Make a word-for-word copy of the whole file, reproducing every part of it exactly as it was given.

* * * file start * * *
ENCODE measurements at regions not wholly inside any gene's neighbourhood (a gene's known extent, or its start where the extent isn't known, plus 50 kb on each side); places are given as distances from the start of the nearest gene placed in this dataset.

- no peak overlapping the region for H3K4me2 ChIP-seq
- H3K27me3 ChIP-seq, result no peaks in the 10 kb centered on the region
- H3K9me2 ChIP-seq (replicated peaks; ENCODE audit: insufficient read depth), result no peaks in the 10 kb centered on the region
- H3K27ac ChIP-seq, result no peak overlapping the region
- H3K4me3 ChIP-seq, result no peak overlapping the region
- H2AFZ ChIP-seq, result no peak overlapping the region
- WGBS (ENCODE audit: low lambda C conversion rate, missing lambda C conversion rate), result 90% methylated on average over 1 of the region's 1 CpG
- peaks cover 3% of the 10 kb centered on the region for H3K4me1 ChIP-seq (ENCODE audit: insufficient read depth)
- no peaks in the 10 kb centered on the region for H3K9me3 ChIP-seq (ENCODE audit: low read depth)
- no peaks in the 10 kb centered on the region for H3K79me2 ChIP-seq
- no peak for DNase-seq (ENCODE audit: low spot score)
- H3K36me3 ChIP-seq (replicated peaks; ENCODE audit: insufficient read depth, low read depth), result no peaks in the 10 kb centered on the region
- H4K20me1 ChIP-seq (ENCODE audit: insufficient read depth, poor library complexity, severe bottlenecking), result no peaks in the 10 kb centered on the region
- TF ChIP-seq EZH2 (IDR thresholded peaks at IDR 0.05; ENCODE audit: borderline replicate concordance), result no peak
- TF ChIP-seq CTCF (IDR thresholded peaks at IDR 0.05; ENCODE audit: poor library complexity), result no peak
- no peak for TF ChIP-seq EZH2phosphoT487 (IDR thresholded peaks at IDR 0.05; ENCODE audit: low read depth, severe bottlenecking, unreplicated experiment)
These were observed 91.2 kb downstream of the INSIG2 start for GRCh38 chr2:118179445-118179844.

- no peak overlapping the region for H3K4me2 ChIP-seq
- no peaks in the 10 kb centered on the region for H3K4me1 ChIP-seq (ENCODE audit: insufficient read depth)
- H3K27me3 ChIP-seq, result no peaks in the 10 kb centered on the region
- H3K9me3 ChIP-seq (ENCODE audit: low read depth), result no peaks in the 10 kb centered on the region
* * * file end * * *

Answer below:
ENCODE measurements at regions not wholly inside any gene's neighbourhood (a gene's known extent, or its start where the extent isn't known, plus 50 kb on each side); places are given as distances from the start of the nearest gene placed in this dataset.

- no peak overlapping the region for H3K4me2 ChIP-seq
- H3K27me3 ChIP-seq, result no peaks in the 10 kb centered on the region
- H3K9me2 ChIP-seq (replicated peaks; ENCODE audit: insufficient read depth), result no peaks in the 10 kb centered on the region
- H3K27ac ChIP-seq, result no peak overlapping the region
- H3K4me3 ChIP-seq, result no peak overlapping the region
- H2AFZ ChIP-seq, result no peak overlapping the region
- WGBS (ENCODE audit: low lambda C conversion rate, missing lambda C conversion rate), result 90% methylated on average over 1 of the region's 1 CpG
- peaks cover 3% of the 10 kb centered on the region for H3K4me1 ChIP-seq (ENCODE audit: insufficient read depth)
- no peaks in the 10 kb centered on the region for H3K9me3 ChIP-seq (ENCODE audit: low read depth)
- no peaks in the 10 kb centered on the region for H3K79me2 ChIP-seq
- no peak for DNase-seq (ENCODE audit: low spot score)
- H3K36me3 ChIP-seq (replicated peaks; ENCODE audit: insufficient read depth, low read depth), result no peaks in the 10 kb centered on the region
- H4K20me1 ChIP-seq (ENCODE audit: insufficient read depth, poor library complexity, severe bottlenecking), result no peaks in the 10 kb centered on the region
- TF ChIP-seq EZH2 (IDR thresholded peaks at IDR 0.05; ENCODE audit: borderline replicate concordance), result no peak
- TF ChIP-seq CTCF (IDR thresholded peaks at IDR 0.05; ENCODE audit: poor library complexity), result no peak
- no peak for TF ChIP-seq EZH2phosphoT487 (IDR thresholded peaks at IDR 0.05; ENCODE audit: low read depth, severe bottlenecking, unreplicated experiment)
These were observed 91.2 kb downstream of the INSIG2 start for GRCh38 chr2:118179445-118179844.

- no peak overlapping the region for H3K4me2 ChIP-seq
- no peaks in the 10 kb centered on the region for H3K4me1 ChIP-seq (ENCODE audit: insufficient read depth)
- H3K27me3 ChIP-seq, result no peaks in the 10 kb centered on the region
- H3K9me3 ChIP-seq (ENCODE audit: low read depth), result no peaks in the 10 kb centered on the region